|Powerless by Tera Lynn Childs and Tracy Deebs|
She’s secretly working on an experiment that will land her a place among the Heroes, but when a Villain saves her life during a break-in at her lab, Kenna discovers there’s a whole lot of gray area when it comes to good and evil and who she can trust.. After all…not all strength comes from superpowers.
This is one of those books that once you finish the last page, you immediately regret ever having started it. Not because of anything wrong with it, but because you realize the book just came out a few days ago and now you have the long, arduous wait for the second book to put you out of your misery. Powerless was a surprise, even though I was eager for this book, my expectations weren't too high for it. Which is insane, since I willingly admit that I am a big fan of Tera Lynn Childs. She has coerced me past several different hang ups I have had towards books/genres/multiple POVs, just to get more of her writing. Needless to say, when Powerless showed up on my radar, I knew I would be reading it. And as with all of her other works, this one doesn't disappoint!
The story is very fast-paced, doesn't waste much time getting ramped up and going. I loved reading from Kenna's perspective. Where a lot of YA makes the heroine into a Mary Sue or a damsel in distress, Kenna was neither of these things. She was strong and willing to take the lead. She didn't sit around waiting for someone else to come up with the plan or to save the day. But in the same respect, she also knew when to take the back seat and let someone else's plan shine as well. This book also offered up some interesting commentary on labels and the way people are viewed because of them. What matters more, the labels we give ourselves, or the labels society give us? Does being branded powerless really mean you have no power within yourself? Does being labeled bad mean you have no good in yourself, or that the good ones have no darkness? This book does a decent job of exploring those ideas in a way that makes you question the shades of grey as well.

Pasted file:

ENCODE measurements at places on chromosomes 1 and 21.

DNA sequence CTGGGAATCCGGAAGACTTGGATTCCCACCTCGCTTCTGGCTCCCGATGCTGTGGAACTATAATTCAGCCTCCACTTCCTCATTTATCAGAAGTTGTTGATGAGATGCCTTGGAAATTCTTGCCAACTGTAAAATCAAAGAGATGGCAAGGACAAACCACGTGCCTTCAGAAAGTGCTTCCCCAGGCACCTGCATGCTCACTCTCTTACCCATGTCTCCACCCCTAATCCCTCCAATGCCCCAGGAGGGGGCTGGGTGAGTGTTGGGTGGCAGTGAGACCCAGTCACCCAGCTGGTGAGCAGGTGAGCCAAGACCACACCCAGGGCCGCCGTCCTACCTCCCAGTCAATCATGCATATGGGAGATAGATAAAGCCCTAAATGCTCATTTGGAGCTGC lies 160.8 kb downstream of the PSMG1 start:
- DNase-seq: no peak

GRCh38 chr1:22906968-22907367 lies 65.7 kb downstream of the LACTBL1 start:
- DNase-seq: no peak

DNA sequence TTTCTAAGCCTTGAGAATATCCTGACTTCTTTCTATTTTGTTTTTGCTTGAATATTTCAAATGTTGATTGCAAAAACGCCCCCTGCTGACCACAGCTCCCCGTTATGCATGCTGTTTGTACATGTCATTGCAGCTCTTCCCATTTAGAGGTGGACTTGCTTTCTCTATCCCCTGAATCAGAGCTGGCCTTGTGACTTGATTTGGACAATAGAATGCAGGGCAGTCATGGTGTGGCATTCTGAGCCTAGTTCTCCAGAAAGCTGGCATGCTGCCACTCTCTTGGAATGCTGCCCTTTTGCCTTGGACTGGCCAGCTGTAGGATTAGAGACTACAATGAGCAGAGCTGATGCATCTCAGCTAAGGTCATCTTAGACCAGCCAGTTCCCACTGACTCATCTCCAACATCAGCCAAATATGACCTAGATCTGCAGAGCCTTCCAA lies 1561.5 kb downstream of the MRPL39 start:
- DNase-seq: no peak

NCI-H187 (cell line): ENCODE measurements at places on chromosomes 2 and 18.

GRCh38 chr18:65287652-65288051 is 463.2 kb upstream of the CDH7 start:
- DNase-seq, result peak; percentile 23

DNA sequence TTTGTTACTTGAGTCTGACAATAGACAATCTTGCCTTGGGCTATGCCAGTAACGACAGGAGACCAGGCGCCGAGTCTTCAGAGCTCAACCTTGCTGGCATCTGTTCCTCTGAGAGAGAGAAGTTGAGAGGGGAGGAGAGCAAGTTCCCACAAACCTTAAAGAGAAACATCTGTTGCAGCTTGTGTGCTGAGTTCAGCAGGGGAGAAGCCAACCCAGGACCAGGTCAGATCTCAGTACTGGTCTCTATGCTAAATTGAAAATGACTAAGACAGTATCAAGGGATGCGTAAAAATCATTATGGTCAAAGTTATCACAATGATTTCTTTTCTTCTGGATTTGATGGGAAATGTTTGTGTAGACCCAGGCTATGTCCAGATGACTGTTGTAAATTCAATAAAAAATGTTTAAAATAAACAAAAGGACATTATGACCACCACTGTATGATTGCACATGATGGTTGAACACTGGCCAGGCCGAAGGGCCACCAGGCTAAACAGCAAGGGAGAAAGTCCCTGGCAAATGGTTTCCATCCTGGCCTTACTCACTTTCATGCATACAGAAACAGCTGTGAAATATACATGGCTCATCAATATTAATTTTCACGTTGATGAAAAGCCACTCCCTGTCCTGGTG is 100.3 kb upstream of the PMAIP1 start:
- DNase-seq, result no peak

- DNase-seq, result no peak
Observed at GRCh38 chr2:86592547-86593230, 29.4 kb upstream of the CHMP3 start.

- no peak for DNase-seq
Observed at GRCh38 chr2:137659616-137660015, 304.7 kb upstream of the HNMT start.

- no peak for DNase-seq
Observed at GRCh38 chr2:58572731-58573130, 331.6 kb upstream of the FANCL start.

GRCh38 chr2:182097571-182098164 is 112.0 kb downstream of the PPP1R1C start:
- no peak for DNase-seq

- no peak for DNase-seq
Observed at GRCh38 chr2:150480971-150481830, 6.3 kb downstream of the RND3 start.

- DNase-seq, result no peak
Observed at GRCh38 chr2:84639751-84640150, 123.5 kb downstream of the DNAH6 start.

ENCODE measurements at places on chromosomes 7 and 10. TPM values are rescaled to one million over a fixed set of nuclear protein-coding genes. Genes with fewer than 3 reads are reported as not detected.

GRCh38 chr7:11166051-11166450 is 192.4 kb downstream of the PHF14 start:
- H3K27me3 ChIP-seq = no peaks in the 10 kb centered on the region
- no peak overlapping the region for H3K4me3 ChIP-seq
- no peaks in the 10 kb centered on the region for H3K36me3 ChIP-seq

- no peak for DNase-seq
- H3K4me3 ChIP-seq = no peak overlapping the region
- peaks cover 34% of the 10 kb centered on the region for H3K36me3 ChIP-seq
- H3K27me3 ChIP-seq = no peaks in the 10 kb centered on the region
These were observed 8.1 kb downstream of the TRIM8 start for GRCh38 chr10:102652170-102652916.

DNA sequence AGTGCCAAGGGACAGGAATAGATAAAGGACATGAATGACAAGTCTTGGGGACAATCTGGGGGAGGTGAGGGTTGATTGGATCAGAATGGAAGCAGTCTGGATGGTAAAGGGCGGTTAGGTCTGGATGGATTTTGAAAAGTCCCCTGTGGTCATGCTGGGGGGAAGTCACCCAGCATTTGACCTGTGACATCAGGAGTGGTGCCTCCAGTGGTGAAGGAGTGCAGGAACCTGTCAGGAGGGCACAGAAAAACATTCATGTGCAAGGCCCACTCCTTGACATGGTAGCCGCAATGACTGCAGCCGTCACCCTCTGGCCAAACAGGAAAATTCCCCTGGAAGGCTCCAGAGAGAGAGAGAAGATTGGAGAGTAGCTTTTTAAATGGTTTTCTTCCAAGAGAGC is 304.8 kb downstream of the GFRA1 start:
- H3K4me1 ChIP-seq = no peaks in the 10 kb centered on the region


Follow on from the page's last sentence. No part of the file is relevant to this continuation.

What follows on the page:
The structure of the world is really poorly set up. There is almost zero world building in the novel at all. I have almost no picture of what Kenna's world really looks like, as the book mostly focuses on the action. Which does keep the book moving at a fast clip, it also leaves you scratching your head at some of the things that happen in the book. It is briefly mentioned towards the end of the book that ordinaries have no idea that super heroes exist. How does that work? It's not like they are quiet about their power. And the government seems to be separate/have an idea about superheroes. How many superhero/villains are there? For that matter, how many ordinaries are there? There are a lot of questions about the world being set up here that are left unanswered. My only other complaint about this book would be just how irascible the villains were. Every five seconds, someone was blowing up about something that someone said. Is that a villain thing? Are they just more prone to being sensitive to what others say? It felt a little like toddlers with temper tantrums running around with super powers sometimes.
Overall, this book was just excellent. A lot of fun, with a dash of romance and a healthy dose of action. Even if you aren't a huge fan of superhero novels, of which I am not, this book is fun enough that I think it's worth a shot! My only hesitation in recommending it right now is that it does have a cliffhanger that leaves you wanting so much more! And with no scheduled release date (at least not one that I could find), it might be a long wait for that satisfaction.